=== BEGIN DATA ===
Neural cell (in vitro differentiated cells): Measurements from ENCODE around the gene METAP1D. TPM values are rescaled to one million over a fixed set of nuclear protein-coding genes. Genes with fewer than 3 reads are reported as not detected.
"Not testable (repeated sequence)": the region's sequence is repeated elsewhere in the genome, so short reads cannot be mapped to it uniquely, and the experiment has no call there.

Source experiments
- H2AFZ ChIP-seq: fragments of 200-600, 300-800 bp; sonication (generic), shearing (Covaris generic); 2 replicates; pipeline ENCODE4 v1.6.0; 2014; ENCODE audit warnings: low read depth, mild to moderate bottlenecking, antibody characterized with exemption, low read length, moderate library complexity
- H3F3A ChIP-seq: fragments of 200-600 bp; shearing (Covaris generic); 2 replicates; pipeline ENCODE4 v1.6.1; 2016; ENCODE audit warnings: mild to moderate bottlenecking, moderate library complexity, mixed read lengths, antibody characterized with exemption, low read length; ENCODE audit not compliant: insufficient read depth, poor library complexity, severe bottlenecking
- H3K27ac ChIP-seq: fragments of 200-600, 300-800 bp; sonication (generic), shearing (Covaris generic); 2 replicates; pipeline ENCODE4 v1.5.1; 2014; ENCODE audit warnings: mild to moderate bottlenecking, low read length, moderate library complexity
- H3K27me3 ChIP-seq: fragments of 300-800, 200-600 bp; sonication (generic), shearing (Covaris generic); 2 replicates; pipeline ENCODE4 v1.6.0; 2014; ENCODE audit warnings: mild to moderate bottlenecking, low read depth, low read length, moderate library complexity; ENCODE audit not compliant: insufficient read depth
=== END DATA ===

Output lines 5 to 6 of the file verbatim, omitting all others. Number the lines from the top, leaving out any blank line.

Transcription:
- H3F3A ChIP-seq: fragments of 200-600 bp; shearing (Covaris generic); 2 replicates; pipeline ENCODE4 v1.6.1; 2016; ENCODE audit warnings: mild to moderate bottlenecking, moderate library complexity, mixed read lengths, antibody characterized with exemption, low read length; ENCODE audit not compliant: insufficient read depth, poor library complexity, severe bottlenecking
- H3K27ac ChIP-seq: fragments of 200-600, 300-800 bp; sonication (generic), shearing (Covaris generic); 2 replicates; pipeline ENCODE4 v1.5.1; 2014; ENCODE audit warnings: mild to moderate bottlenecking, low read length, moderate library complexity